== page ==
6. Albino Luciani, Pope John Paul I. Okay, so the Vatican City State is not really a country, and the Pope is not really a political leader, but I had to get him in somewhere. This was the man who was pontiff for 33 days before he was murdered by an unholy alliance of freemasons, mafiosi and corrupt cardinals. The church lost a humble, holy man who might well have abandoned the Vatican Palace and lived in a Roman slum as a genuinely prophetic Christian witness to the world. Instead, Catholicism fell into the clutches of the hardliners Wojtyla and Ratzinger. It has not recovered.
7. Bishop Abel Muzorewa. Most people would think of Bishop Desmond Tutu as the greatest African churchman of recent times but I had tremendous sympathy for this brave little bishop who briefly led "Zimbabwe-Rhodesia" in 1978-79. Robert Mugabe and Joshua Nkomo resfused to accept the so-called "internal settlement," and the British staged a conference to find a political solution that included them. When Mugabe won the resulting election we congratulated ourselves on a smooth handover to black majority rule. White Zimbabweans who knew Mugabe better disagreed, and they were right.
8. Martin Luther King Jnr. Second only to Churchill among the ranks of 20th century orators, his speeches inspired a generation not just within the American civil rights movement but around the world. I love the analogy he drew between arbitrary musical categorisations and the artificial divisions within humanity. "Today on this program you will hear gospel, and rhythm, and blues, and jazz - but all those are just labels. We know that music is music." Died a hero's death, but like Lloyd George, his personal life did not always reflect his high Christian ideals.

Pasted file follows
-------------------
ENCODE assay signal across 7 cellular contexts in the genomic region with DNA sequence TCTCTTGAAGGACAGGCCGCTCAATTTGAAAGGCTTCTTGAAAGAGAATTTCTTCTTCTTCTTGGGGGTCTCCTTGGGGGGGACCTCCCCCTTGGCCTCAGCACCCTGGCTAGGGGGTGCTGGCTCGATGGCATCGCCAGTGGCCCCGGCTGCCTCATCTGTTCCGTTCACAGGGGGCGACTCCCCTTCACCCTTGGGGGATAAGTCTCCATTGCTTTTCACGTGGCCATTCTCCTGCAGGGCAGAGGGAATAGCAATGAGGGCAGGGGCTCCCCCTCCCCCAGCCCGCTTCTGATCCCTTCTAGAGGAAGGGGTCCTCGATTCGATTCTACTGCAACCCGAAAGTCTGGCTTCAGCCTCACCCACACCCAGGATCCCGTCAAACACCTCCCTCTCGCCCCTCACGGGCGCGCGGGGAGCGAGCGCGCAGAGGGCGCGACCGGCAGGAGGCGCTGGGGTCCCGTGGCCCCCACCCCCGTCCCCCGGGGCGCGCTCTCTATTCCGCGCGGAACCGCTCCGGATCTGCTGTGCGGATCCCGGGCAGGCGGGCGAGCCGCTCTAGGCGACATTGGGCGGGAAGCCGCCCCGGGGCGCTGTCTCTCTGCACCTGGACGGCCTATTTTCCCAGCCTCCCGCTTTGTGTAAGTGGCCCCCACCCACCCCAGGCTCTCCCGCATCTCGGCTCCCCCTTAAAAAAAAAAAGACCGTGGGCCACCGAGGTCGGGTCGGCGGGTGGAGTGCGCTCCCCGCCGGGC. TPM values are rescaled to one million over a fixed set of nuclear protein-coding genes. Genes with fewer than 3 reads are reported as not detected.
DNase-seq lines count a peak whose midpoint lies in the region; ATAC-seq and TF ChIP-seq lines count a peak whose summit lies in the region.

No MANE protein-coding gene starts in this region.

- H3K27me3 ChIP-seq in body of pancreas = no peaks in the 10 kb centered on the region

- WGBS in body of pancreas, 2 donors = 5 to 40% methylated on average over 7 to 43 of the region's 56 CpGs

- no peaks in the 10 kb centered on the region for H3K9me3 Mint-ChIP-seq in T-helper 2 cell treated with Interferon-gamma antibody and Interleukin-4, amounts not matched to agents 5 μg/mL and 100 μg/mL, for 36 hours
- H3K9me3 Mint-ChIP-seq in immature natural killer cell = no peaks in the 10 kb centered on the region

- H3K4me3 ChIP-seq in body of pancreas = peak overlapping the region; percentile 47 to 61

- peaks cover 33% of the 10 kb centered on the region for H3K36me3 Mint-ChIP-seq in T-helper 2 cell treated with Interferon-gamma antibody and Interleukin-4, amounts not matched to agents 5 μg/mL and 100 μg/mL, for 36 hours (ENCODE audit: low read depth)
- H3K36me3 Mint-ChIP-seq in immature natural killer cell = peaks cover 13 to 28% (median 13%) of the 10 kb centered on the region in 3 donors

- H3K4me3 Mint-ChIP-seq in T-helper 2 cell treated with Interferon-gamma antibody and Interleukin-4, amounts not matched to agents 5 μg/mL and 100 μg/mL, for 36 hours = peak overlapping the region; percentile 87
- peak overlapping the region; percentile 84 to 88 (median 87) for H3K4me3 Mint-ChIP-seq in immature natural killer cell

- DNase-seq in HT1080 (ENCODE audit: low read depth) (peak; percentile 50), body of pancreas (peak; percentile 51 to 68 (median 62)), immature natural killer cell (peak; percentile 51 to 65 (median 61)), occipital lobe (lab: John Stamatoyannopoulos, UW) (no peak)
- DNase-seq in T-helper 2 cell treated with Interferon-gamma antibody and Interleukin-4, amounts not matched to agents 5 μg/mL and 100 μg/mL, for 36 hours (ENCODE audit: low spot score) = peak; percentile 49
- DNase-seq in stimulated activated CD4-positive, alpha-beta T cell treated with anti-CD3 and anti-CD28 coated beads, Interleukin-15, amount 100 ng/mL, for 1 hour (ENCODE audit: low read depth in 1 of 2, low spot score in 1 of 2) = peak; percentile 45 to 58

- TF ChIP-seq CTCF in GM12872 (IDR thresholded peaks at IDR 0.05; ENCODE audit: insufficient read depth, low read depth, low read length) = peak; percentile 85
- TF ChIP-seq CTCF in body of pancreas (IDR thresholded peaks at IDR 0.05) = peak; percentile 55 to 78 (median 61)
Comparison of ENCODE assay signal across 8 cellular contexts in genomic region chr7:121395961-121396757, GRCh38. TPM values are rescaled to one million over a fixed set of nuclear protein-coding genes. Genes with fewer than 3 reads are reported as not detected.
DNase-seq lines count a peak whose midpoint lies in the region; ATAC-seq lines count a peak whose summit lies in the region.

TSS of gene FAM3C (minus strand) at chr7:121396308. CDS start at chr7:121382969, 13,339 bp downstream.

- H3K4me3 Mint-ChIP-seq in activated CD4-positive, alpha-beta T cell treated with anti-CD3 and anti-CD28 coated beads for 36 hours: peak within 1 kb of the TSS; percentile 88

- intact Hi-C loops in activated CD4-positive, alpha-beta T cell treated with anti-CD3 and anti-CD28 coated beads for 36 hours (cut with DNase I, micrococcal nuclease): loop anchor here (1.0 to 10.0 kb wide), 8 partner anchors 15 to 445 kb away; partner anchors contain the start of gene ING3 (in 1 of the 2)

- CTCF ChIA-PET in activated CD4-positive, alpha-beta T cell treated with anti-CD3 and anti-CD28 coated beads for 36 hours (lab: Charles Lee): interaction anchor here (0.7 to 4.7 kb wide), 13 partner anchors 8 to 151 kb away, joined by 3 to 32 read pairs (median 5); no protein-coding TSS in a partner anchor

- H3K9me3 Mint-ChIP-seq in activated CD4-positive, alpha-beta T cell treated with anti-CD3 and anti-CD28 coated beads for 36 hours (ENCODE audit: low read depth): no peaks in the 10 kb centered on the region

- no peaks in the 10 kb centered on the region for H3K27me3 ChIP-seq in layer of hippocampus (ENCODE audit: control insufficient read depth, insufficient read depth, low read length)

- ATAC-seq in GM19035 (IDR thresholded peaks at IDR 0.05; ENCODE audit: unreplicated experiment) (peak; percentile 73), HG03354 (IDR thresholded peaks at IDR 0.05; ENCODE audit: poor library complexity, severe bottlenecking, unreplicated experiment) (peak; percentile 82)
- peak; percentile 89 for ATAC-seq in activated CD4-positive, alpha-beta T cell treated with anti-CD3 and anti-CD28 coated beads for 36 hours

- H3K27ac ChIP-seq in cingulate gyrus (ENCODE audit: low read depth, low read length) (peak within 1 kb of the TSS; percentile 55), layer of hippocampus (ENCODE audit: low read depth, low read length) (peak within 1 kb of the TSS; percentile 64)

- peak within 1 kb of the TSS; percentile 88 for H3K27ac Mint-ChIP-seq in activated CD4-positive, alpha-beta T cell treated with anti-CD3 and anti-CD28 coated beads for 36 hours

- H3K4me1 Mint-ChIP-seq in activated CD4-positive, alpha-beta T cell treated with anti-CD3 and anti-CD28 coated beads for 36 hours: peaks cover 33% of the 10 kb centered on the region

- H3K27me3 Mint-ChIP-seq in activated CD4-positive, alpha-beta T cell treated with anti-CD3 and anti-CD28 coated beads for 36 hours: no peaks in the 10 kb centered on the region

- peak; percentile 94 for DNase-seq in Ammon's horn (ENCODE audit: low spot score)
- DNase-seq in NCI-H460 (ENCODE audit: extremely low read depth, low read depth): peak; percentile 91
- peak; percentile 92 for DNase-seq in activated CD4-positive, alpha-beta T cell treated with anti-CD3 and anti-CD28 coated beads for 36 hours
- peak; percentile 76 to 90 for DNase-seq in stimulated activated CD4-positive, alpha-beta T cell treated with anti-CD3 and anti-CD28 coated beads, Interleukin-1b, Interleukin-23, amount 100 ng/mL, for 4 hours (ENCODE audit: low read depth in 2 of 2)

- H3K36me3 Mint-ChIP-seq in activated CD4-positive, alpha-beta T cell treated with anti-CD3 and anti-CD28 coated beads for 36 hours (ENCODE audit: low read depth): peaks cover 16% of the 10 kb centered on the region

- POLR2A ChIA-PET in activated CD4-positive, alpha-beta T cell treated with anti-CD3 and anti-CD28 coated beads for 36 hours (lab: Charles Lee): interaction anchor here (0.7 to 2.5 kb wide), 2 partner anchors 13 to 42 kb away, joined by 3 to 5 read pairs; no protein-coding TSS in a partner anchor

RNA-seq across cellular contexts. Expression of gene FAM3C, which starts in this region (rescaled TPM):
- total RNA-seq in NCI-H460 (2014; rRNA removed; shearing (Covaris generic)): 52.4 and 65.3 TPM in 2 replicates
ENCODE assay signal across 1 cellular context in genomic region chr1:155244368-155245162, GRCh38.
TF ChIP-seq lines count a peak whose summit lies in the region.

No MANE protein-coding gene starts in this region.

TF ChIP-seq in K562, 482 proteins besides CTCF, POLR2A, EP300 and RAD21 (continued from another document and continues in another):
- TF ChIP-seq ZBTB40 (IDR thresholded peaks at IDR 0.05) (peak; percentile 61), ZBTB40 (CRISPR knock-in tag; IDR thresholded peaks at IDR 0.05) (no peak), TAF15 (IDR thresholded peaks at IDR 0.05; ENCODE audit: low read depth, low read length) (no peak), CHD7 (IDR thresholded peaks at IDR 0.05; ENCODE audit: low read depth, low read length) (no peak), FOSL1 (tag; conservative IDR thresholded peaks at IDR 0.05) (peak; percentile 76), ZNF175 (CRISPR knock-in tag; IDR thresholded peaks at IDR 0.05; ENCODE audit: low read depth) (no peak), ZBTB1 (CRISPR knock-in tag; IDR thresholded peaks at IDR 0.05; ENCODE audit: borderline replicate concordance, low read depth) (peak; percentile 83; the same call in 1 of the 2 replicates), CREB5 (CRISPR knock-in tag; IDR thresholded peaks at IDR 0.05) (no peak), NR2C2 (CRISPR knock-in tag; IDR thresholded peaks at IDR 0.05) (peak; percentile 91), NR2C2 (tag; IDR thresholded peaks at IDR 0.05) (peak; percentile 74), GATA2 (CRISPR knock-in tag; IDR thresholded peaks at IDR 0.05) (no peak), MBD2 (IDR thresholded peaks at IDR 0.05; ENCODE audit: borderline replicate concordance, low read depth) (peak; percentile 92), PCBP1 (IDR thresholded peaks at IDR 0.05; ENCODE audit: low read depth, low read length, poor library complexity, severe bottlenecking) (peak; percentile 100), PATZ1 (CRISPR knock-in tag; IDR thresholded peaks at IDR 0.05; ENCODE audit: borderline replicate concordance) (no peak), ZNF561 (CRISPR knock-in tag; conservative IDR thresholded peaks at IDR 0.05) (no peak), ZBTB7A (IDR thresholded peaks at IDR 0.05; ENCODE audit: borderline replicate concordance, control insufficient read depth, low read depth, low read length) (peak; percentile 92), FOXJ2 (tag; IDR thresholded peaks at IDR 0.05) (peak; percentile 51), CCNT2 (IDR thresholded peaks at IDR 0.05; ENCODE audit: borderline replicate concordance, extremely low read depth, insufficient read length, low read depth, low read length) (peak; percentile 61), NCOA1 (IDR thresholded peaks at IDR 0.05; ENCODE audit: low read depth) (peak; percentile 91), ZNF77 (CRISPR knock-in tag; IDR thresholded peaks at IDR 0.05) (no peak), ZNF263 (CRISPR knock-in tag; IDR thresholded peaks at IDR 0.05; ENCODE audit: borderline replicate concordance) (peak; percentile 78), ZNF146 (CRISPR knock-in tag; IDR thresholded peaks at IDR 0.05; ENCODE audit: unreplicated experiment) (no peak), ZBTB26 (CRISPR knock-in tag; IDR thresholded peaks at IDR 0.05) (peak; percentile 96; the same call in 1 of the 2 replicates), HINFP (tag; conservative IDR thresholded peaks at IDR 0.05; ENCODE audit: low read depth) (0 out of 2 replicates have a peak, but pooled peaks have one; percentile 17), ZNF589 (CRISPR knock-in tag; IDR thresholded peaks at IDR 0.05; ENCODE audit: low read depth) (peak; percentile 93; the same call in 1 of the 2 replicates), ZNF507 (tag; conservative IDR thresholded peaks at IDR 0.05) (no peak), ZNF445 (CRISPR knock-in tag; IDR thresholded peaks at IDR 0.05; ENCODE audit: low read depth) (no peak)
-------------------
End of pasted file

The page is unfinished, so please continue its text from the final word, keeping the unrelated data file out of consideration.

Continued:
9. Henry John Temple, Lord Palmerston. My favourite 19th century Prime Minister, his famous last words were "die, my dear doctor - that's the last thing I will do!" But as well as this memorable quote he also made the definitive statement of British foreign policy in the 19th century: "We have no perpetual allies and no eternal enemies. Our interests are perpetual and eternal and these we support." His words still have resonance today. Would that Tony Blair could have approached the Iraq issue on the basis of whether British interests, rather than perpetual alliances, were at stake.
10. Michael Heseltine. The second of two names on my list who should have been Prime Minister but weren't, the Tories made a catastrophic error in overlooking Tarzan. He'd have been a great Prime Minister and would have weaned his party off the absurd Little Englander mentality that contributed to its three successive election defeats. Should have been rewarded for his political courage in getting rid of Thatcher when it was clear she had become an electoral liability. Instead, his fate was to be largely vilified by a party still hopelessly in thrall to its defeated heroine.
And that's it. If I could have chosen my Prime Ministers of the past 30 years, they would have read something like: Healey 1976-1983. Heseltine 1983-1992. Smith 1992-94. Brown 1994-to date. We would now be a much more civilised, social democratic country, instead of one where so-called Labour governments dance to the increasingly shrill tones of the Murdoch press. But for Gordon, at least, it is not too late.....